Frank Bowling combines, figurative, symbolic and abstract elements to make paintings that relate to the movements Abstract Expressionism and Colour Field Painting. As an abstract painter, Bowling uses a rage of methods to make his work. In his earlier works he often used stencilling or screen-printing to add maps or imagery from his family history. From 1973 to 1978, he experimented with ideas of chance and ‘controlled accidents’, pouring paint from a two-meter height to create his visually arresting ‘Poured Paintings’, as an expansion from colour field painting.
He later went on to explore light, colour, and geometry specifically. He incorporates less traditional materials such as the use of ammonia and multi-layered washes, to thick impasto textures, acrylic gels, collage, stitched canvas and metallic and pearlescent pigments.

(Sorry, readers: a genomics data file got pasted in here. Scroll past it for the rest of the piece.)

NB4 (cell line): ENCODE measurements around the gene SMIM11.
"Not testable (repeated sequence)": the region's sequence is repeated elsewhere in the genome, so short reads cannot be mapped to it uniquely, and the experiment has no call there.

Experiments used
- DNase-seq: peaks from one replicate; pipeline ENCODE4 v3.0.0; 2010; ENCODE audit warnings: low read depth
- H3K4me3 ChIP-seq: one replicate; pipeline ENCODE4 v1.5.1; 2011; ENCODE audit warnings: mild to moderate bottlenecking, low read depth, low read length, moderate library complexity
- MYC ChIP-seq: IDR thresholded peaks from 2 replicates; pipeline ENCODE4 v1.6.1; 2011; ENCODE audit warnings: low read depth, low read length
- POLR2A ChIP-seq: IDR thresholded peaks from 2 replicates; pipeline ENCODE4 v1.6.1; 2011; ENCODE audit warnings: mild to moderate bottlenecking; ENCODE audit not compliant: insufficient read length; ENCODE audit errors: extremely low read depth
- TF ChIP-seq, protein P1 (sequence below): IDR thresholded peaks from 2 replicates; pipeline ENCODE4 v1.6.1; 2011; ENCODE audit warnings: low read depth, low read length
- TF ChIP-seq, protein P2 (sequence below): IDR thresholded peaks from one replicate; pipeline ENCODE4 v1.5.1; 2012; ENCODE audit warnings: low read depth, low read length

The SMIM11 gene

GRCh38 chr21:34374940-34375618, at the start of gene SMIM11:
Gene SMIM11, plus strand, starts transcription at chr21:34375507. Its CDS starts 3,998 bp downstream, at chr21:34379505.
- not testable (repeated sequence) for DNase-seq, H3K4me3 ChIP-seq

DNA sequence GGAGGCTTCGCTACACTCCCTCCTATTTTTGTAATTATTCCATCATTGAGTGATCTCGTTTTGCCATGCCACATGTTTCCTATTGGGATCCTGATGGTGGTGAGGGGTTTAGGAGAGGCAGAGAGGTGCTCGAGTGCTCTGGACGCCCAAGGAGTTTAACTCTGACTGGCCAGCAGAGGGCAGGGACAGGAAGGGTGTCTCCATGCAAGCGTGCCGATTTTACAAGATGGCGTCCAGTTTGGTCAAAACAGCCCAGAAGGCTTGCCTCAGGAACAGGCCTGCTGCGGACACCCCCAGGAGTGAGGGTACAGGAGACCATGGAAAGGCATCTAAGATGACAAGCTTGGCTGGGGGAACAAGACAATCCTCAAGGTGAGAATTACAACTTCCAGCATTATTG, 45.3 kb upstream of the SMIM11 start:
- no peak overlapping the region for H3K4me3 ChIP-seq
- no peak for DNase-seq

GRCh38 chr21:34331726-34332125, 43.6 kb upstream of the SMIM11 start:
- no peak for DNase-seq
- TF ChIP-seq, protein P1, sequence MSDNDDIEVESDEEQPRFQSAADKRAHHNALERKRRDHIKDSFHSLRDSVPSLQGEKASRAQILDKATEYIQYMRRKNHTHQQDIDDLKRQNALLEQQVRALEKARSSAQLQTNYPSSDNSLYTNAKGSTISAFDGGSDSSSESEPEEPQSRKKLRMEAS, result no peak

Where does he get his inspiration?
Bowling divided his time between London and New York, maintaining studios in both cities. This transatlantic orientation was to see his early engagement with expressive figuration and pop art shift to an immersion in abstraction which continues in his practice today. Visible in his work are the legacies of both the English landscape tradition and American abstraction from which Bowling honed a distinctive vocabulary, combining figurative, abstract and symbolic elements. As Bowling has explained, ‘I was always very conscious of scratching out and of new interpretations replacing the old; updating traditions.’
What other artists does he relate to?
Over the years, the points of reference in his work reflect Bowling’s interest in a wide scope of art history, from Constable and Turner to Mondrian, Barnett Newman and Mark Rothko. This transatlantic orientation was to see Bowling’s early engagement with expressive figuration and pop art shift to an immersion in abstraction which continues in his practice today.
Abstract expressionism is the term applied forms of abstract art, is often characterised by gestural brush-strokes or mark-making, and the impression of spontaneity.
African American art